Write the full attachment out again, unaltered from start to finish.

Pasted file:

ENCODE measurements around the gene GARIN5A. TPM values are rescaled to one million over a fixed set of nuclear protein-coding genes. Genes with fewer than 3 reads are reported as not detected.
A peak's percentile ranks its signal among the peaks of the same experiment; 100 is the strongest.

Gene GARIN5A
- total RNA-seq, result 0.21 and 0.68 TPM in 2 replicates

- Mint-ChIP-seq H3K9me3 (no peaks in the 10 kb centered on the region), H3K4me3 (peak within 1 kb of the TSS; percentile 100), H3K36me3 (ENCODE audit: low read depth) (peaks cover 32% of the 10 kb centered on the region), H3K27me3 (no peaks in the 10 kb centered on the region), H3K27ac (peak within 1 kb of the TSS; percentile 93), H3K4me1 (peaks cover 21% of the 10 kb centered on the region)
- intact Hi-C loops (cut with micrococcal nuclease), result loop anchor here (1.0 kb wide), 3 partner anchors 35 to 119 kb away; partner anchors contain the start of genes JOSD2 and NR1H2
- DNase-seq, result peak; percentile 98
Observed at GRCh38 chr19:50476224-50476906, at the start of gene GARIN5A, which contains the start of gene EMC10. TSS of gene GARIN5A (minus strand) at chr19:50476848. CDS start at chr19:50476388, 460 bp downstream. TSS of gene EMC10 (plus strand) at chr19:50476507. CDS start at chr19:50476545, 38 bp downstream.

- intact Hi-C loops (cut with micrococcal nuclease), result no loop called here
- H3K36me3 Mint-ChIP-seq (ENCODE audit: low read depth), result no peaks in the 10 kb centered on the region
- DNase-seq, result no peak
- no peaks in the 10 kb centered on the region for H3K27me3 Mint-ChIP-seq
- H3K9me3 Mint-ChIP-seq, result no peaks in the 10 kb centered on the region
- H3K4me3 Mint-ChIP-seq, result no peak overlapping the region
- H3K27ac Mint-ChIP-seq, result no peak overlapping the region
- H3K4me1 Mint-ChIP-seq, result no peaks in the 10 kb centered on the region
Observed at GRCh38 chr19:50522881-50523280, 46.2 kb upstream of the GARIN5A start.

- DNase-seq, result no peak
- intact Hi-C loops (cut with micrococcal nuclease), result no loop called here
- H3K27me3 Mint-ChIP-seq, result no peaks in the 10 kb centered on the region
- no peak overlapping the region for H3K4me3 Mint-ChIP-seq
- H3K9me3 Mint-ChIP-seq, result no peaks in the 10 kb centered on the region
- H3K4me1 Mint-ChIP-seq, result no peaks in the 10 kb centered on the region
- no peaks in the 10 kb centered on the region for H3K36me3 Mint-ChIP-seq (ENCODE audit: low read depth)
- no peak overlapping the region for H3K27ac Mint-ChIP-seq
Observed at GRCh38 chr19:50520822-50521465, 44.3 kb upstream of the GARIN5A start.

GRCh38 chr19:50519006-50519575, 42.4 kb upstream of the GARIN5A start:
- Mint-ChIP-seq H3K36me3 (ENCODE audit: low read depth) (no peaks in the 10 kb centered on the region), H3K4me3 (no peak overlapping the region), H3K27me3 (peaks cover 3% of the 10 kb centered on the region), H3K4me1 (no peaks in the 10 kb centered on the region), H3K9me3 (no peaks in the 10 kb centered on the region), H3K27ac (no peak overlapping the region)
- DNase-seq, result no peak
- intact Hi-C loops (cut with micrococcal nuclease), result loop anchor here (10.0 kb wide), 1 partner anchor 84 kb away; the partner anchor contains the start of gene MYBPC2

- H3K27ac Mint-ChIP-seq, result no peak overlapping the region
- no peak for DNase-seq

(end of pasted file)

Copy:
ENCODE measurements around the gene GARIN5A. TPM values are rescaled to one million over a fixed set of nuclear protein-coding genes. Genes with fewer than 3 reads are reported as not detected.
A peak's percentile ranks its signal among the peaks of the same experiment; 100 is the strongest.

Gene GARIN5A
- total RNA-seq, result 0.21 and 0.68 TPM in 2 replicates

- Mint-ChIP-seq H3K9me3 (no peaks in the 10 kb centered on the region), H3K4me3 (peak within 1 kb of the TSS; percentile 100), H3K36me3 (ENCODE audit: low read depth) (peaks cover 32% of the 10 kb centered on the region), H3K27me3 (no peaks in the 10 kb centered on the region), H3K27ac (peak within 1 kb of the TSS; percentile 93), H3K4me1 (peaks cover 21% of the 10 kb centered on the region)
- intact Hi-C loops (cut with micrococcal nuclease), result loop anchor here (1.0 kb wide), 3 partner anchors 35 to 119 kb away; partner anchors contain the start of genes JOSD2 and NR1H2
- DNase-seq, result peak; percentile 98
Observed at GRCh38 chr19:50476224-50476906, at the start of gene GARIN5A, which contains the start of gene EMC10. TSS of gene GARIN5A (minus strand) at chr19:50476848. CDS start at chr19:50476388, 460 bp downstream. TSS of gene EMC10 (plus strand) at chr19:50476507. CDS start at chr19:50476545, 38 bp downstream.

- intact Hi-C loops (cut with micrococcal nuclease), result no loop called here
- H3K36me3 Mint-ChIP-seq (ENCODE audit: low read depth), result no peaks in the 10 kb centered on the region
- DNase-seq, result no peak
- no peaks in the 10 kb centered on the region for H3K27me3 Mint-ChIP-seq
- H3K9me3 Mint-ChIP-seq, result no peaks in the 10 kb centered on the region
- H3K4me3 Mint-ChIP-seq, result no peak overlapping the region
- H3K27ac Mint-ChIP-seq, result no peak overlapping the region
- H3K4me1 Mint-ChIP-seq, result no peaks in the 10 kb centered on the region
Observed at GRCh38 chr19:50522881-50523280, 46.2 kb upstream of the GARIN5A start.

- DNase-seq, result no peak
- intact Hi-C loops (cut with micrococcal nuclease), result no loop called here
- H3K27me3 Mint-ChIP-seq, result no peaks in the 10 kb centered on the region
- no peak overlapping the region for H3K4me3 Mint-ChIP-seq
- H3K9me3 Mint-ChIP-seq, result no peaks in the 10 kb centered on the region
- H3K4me1 Mint-ChIP-seq, result no peaks in the 10 kb centered on the region
- no peaks in the 10 kb centered on the region for H3K36me3 Mint-ChIP-seq (ENCODE audit: low read depth)
- no peak overlapping the region for H3K27ac Mint-ChIP-seq
Observed at GRCh38 chr19:50520822-50521465, 44.3 kb upstream of the GARIN5A start.

GRCh38 chr19:50519006-50519575, 42.4 kb upstream of the GARIN5A start:
- Mint-ChIP-seq H3K36me3 (ENCODE audit: low read depth) (no peaks in the 10 kb centered on the region), H3K4me3 (no peak overlapping the region), H3K27me3 (peaks cover 3% of the 10 kb centered on the region), H3K4me1 (no peaks in the 10 kb centered on the region), H3K9me3 (no peaks in the 10 kb centered on the region), H3K27ac (no peak overlapping the region)
- DNase-seq, result no peak
- intact Hi-C loops (cut with micrococcal nuclease), result loop anchor here (10.0 kb wide), 1 partner anchor 84 kb away; the partner anchor contains the start of gene MYBPC2

- H3K27ac Mint-ChIP-seq, result no peak overlapping the region
- no peak for DNase-seq